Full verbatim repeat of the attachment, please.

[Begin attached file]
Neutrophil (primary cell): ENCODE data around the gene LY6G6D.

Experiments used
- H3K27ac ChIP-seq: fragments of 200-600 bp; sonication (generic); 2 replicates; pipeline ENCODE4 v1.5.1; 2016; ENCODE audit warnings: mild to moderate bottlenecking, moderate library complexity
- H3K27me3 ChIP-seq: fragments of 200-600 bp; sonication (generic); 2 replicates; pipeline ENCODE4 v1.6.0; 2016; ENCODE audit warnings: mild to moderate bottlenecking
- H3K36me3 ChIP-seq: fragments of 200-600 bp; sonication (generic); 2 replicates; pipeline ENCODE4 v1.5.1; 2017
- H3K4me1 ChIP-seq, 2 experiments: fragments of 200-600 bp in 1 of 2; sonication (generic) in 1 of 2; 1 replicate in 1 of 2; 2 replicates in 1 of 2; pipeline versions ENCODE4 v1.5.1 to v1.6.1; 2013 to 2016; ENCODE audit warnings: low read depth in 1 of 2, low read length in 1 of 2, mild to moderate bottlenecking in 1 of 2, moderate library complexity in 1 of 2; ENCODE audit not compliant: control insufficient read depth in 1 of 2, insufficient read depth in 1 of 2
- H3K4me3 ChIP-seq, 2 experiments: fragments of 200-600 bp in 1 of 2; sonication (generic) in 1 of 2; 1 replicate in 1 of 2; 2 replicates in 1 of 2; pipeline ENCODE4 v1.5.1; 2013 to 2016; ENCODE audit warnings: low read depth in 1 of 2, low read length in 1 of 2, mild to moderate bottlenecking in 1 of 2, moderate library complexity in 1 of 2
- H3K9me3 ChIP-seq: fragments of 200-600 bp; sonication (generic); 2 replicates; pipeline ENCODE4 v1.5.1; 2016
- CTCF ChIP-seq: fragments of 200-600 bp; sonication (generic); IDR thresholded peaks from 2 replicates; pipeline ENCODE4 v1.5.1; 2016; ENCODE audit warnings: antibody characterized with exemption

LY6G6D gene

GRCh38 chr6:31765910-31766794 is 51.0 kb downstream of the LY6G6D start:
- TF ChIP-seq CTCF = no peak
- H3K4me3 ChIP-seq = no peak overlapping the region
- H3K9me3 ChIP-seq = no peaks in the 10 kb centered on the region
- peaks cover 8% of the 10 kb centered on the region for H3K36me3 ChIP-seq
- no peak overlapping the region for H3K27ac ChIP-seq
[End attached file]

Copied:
Neutrophil (primary cell): ENCODE data around the gene LY6G6D.

Experiments used
- H3K27ac ChIP-seq: fragments of 200-600 bp; sonication (generic); 2 replicates; pipeline ENCODE4 v1.5.1; 2016; ENCODE audit warnings: mild to moderate bottlenecking, moderate library complexity
- H3K27me3 ChIP-seq: fragments of 200-600 bp; sonication (generic); 2 replicates; pipeline ENCODE4 v1.6.0; 2016; ENCODE audit warnings: mild to moderate bottlenecking
- H3K36me3 ChIP-seq: fragments of 200-600 bp; sonication (generic); 2 replicates; pipeline ENCODE4 v1.5.1; 2017
- H3K4me1 ChIP-seq, 2 experiments: fragments of 200-600 bp in 1 of 2; sonication (generic) in 1 of 2; 1 replicate in 1 of 2; 2 replicates in 1 of 2; pipeline versions ENCODE4 v1.5.1 to v1.6.1; 2013 to 2016; ENCODE audit warnings: low read depth in 1 of 2, low read length in 1 of 2, mild to moderate bottlenecking in 1 of 2, moderate library complexity in 1 of 2; ENCODE audit not compliant: control insufficient read depth in 1 of 2, insufficient read depth in 1 of 2
- H3K4me3 ChIP-seq, 2 experiments: fragments of 200-600 bp in 1 of 2; sonication (generic) in 1 of 2; 1 replicate in 1 of 2; 2 replicates in 1 of 2; pipeline ENCODE4 v1.5.1; 2013 to 2016; ENCODE audit warnings: low read depth in 1 of 2, low read length in 1 of 2, mild to moderate bottlenecking in 1 of 2, moderate library complexity in 1 of 2
- H3K9me3 ChIP-seq: fragments of 200-600 bp; sonication (generic); 2 replicates; pipeline ENCODE4 v1.5.1; 2016
- CTCF ChIP-seq: fragments of 200-600 bp; sonication (generic); IDR thresholded peaks from 2 replicates; pipeline ENCODE4 v1.5.1; 2016; ENCODE audit warnings: antibody characterized with exemption

LY6G6D gene

GRCh38 chr6:31765910-31766794 is 51.0 kb downstream of the LY6G6D start:
- TF ChIP-seq CTCF = no peak
- H3K4me3 ChIP-seq = no peak overlapping the region
- H3K9me3 ChIP-seq = no peaks in the 10 kb centered on the region
- peaks cover 8% of the 10 kb centered on the region for H3K36me3 ChIP-seq
- no peak overlapping the region for H3K27ac ChIP-seq